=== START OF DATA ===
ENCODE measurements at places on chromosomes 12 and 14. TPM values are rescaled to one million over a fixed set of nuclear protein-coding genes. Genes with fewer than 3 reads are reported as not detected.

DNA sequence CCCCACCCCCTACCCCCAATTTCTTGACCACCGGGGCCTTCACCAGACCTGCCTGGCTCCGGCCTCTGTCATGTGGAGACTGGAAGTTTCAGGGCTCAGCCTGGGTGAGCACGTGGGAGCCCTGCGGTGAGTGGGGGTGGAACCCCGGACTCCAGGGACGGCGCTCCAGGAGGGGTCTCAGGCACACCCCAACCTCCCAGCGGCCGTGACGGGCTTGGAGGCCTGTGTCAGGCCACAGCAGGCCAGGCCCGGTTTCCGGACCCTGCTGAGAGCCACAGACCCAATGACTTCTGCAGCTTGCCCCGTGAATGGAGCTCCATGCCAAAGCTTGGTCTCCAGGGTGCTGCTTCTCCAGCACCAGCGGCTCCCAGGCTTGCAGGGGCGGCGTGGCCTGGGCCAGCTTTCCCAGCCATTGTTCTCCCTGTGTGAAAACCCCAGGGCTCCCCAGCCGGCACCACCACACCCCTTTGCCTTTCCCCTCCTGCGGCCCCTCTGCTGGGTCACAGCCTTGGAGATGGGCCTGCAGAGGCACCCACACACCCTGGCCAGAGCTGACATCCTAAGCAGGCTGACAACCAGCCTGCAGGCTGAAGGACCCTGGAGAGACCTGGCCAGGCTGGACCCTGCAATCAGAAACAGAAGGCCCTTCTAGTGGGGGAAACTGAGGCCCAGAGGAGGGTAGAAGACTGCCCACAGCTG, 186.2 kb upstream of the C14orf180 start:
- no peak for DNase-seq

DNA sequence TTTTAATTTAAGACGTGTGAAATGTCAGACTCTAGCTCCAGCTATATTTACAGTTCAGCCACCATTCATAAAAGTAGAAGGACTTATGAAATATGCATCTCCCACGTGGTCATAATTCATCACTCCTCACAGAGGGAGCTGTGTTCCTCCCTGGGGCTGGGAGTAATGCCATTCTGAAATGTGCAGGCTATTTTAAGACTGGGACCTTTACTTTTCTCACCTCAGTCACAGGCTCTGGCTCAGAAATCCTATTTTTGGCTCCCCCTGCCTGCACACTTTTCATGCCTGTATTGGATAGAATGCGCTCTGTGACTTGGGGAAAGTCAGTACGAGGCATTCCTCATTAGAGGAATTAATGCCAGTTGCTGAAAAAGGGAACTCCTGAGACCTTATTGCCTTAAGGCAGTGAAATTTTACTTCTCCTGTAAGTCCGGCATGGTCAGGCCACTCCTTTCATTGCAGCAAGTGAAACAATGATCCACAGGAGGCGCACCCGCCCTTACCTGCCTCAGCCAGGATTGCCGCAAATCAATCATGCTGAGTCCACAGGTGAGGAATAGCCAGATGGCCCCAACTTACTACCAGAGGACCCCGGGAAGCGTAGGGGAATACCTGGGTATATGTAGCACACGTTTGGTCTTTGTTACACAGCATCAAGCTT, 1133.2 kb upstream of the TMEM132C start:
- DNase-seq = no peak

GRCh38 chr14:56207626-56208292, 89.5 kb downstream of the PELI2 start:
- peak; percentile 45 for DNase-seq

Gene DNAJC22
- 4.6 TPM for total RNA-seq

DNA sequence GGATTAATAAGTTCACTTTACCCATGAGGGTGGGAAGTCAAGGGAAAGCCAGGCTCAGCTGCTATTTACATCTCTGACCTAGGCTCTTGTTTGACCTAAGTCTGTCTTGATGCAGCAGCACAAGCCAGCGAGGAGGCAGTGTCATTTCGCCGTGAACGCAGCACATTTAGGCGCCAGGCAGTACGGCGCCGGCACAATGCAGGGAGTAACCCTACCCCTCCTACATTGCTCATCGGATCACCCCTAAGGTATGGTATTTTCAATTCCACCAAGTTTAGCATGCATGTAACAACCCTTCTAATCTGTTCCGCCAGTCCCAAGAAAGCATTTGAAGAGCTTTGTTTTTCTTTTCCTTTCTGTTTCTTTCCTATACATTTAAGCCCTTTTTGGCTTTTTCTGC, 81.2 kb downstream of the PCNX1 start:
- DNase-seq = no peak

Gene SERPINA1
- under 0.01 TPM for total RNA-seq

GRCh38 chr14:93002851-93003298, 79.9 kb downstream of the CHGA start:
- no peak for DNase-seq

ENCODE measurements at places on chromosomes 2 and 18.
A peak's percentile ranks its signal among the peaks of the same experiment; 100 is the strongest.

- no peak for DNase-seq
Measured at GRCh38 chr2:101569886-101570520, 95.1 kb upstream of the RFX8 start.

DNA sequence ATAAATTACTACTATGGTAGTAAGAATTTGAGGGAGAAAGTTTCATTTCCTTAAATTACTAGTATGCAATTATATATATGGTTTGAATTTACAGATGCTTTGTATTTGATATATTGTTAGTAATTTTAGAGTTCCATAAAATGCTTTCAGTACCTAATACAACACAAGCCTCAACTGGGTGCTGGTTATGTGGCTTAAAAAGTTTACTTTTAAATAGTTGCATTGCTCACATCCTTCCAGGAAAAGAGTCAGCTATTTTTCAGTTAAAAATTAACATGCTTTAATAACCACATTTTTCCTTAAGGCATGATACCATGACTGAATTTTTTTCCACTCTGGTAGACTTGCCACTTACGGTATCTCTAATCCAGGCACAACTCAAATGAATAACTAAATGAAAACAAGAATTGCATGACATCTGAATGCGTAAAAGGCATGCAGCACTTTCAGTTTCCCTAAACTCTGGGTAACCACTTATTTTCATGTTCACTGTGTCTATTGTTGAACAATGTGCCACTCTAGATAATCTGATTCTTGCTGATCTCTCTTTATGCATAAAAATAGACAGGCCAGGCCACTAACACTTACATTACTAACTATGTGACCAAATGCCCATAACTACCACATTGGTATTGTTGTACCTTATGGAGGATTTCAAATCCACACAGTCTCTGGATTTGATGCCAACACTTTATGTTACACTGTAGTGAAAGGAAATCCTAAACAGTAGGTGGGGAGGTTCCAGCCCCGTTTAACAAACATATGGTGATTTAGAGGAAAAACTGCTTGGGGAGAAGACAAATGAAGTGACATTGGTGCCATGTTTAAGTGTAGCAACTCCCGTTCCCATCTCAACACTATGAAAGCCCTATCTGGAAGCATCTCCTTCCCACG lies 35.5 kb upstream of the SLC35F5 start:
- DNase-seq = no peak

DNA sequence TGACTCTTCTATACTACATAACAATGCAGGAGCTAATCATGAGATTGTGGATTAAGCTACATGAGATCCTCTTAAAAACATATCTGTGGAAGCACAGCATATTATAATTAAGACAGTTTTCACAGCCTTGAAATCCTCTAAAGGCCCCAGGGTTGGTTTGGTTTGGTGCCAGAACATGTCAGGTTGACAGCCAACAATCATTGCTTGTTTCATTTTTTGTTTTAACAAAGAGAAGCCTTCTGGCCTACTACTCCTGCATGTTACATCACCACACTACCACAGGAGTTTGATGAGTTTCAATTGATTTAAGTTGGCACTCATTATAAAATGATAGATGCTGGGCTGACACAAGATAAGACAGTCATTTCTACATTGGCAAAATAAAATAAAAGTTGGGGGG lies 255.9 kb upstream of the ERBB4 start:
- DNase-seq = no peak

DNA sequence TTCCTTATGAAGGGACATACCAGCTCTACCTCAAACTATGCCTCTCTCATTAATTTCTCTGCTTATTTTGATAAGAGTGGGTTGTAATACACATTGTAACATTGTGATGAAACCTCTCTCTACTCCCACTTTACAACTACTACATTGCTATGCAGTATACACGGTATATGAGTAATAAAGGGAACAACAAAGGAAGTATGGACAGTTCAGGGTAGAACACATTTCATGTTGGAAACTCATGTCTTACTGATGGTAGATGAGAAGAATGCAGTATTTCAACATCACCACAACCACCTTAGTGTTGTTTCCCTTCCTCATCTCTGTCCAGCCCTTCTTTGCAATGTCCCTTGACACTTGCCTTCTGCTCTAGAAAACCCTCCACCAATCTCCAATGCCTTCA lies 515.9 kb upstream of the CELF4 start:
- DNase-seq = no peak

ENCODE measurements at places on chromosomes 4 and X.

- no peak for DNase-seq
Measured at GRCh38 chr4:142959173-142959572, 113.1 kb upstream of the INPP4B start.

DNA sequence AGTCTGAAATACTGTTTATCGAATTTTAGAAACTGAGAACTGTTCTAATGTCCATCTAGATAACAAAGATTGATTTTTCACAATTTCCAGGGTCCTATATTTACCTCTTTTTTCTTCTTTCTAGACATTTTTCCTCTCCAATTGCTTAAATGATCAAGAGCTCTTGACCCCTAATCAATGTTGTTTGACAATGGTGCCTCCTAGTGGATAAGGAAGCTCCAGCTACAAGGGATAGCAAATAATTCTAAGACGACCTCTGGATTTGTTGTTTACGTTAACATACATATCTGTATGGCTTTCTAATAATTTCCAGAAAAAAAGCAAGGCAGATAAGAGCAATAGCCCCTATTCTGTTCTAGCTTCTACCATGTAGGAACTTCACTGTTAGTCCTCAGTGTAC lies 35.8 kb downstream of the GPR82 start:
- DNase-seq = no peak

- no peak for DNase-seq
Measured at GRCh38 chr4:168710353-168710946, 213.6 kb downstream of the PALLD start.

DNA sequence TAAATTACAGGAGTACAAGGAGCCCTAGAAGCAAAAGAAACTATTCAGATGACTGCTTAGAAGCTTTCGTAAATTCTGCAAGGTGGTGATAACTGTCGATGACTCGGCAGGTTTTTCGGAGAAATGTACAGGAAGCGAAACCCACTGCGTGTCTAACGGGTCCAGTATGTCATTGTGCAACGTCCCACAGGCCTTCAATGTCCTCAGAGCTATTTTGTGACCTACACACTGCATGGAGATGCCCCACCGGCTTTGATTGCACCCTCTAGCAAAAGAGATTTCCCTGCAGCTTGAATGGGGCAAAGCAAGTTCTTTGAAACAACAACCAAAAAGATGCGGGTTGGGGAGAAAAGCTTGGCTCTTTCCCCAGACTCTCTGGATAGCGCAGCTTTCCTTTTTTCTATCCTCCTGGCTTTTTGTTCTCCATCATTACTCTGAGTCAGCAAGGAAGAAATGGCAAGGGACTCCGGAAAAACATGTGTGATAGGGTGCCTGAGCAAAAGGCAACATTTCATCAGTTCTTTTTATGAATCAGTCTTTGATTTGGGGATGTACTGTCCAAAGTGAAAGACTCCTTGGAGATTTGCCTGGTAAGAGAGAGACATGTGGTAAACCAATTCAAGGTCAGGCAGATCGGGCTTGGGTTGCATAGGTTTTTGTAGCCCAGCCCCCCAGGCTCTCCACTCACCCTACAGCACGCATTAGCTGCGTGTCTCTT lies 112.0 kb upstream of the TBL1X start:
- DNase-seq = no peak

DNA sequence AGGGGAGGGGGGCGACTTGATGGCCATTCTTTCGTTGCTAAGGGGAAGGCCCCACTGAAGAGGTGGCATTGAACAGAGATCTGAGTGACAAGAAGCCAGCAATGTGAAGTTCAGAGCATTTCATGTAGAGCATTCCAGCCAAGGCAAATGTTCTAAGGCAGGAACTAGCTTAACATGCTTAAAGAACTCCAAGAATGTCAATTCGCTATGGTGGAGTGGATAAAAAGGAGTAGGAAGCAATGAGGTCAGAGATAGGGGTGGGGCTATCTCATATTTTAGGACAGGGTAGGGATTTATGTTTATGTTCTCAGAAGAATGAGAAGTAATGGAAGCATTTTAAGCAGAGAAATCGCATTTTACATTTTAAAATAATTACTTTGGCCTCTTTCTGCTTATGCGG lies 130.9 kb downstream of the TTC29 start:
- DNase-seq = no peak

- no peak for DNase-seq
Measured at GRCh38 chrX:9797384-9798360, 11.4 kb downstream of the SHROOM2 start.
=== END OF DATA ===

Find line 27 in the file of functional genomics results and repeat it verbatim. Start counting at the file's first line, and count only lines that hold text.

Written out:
- no peak for DNase-seq